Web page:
On August 20th, there was another major protest in Colombo, Sri Lanka. The protests persisted even after the president fled the country and a new president was appointed.
The protests started in March and are still ongoing.
In March 2022, protests started in Sri Lanka against the government due to the economic crisis that the country has been suffering. Since the election of Gotabaya Rajapaksa as president in 2019, Sri Lanka has experienced an unprecedented economic crisis, characterised by high inflation rates, limited access to food and medical supplies as well as severe shortages of fuel, cooking gas, and electricity as a result of years of corruption by Sri Lanka’s former presidents who appointed their family members in leadership positions and increased their powers. The situation has also worsened due to COVID-19 since the country’s economy is mainly based on tourism.
The Rajapaksas have ruled Sri Lanka for several years now during which the country did enjoy some economic growth. However, this was accompanied by an unprecedented increase in the national debt. When COVID-19 hit, the situation only got worse. Mismanagement has resulted in political and economic unrest, leading the country now to the verge of bankruptcy and the people revolting against the president.
The protests were apparently successful when the former president fled the country and announced his resignation the following day. A few days later, Ranil Wickremesinghe, who became prime minister after Mahinda Rajapaksa’s [Gotabaya’s brother] forced resignation, was elected as president by parliament and is due to continue with Rajapaksa’s presidential term until 2024.
Nevertheless, the protests persisted as people did not want to accept him as president stating that “he’s not our president” as emphasised by the leader of the Inter University Student Federation when speaking to the crowd. One of the protesters also affirmed that the protests will continue until “there is freedom from corrupt leaders,” as reported by The Guardian.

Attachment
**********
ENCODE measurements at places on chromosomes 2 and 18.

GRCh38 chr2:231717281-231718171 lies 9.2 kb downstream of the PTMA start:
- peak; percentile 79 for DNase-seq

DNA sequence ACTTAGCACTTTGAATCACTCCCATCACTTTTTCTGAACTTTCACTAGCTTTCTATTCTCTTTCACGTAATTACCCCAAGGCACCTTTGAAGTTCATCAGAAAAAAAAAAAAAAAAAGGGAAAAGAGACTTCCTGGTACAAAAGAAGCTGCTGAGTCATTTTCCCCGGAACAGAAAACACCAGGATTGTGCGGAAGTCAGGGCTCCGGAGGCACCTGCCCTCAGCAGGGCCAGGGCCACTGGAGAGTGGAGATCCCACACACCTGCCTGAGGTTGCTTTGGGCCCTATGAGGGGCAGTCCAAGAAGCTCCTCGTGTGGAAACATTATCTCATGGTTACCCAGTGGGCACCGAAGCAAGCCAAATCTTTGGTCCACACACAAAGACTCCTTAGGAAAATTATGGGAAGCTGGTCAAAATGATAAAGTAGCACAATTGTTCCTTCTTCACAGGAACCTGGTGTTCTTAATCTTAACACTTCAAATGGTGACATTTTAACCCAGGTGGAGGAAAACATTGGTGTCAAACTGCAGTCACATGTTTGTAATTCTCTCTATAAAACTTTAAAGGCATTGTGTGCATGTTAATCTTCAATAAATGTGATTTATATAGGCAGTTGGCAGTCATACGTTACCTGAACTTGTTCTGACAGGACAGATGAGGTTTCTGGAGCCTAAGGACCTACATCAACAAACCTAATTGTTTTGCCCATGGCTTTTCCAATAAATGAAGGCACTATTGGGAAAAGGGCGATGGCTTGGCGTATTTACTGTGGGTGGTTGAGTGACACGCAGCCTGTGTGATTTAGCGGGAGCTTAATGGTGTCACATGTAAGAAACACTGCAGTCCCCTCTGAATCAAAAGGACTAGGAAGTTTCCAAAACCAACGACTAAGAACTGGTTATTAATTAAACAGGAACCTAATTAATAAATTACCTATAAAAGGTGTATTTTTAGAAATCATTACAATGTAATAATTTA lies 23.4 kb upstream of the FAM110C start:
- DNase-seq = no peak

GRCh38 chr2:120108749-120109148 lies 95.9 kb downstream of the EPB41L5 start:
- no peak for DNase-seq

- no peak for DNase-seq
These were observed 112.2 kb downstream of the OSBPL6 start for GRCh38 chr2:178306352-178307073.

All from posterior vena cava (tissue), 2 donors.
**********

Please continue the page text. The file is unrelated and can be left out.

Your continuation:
In spite of the fact that the protests were peaceful, Wickremesinghe used violence against them when he announced that the country was under a state of emergency and activated the “Prevention of Terrorism Act (PTA)”.
On August 18th and August 19th, hundreds of people joined protests and several of them were detained by the police. This led to the eruption of yet another protest that started on August 20th to demand the abolition of the use of the PTA law against protesters.
Protesters demand political and economic reforms
Even though the previous president fled the country, the situation did not seem to get any better. Food prices went up, fuel became even scarcer, and more issues arose as a result of the general political instability in the country.
Before the resignation of the previous president, Al Jazeera reported that the people’s demands were the following:
- Resignation of Rajapaksa
- Resignation of Wickremesinghe and his government
- A new constitution to be approved through a referendum
- Reducing the president’s powers
- Creating an interim government that works to fulfil these demands
Since these demands were not met, Sri Lankans were determined to continue their fight. Even though the protesters called for the resignation of Wickremesinghe from the government, parliament still elected him as president. This rendered the protesters more furious and willing to continue their rallies.
The protesters want to ensure that a new constitution is to be implemented and ratified by a referendum. The protesters shed light on some of the points to be included in the new constitution. These include: the recognition of the right to life as a fundamental right; fair elections to be held under a fair process; a law to allow the people to recall the elected representatives; the right to education and health; and the right to call for a referendum.
Civil society organisations have supported the movement and posted a statement condemning the new president’s violence against the protesters and highlighted the people’s constitutional right to protest and, as they say, “to advocate for change”.
The country is now seeking a bailout from the International Monetary Fund (IMF) due to the deteriorating economic situation which is the worst since independence. The process towards that began with an expected visit from the IMF from August 24th to September 1st which issued a statement supporting the government in its preparation for economic recovery.
Nevertheless, the economic crisis continues to deteriorate, and people have lost all trust in the government. Sri Lankans are demanding new elections but parliament has decided that Wickremesinghe will remain acting president until the end of the previous president’s term in 2024. This decision will not satisfy the protesters. Thus, the future for Sri Lankans remains very uncertain.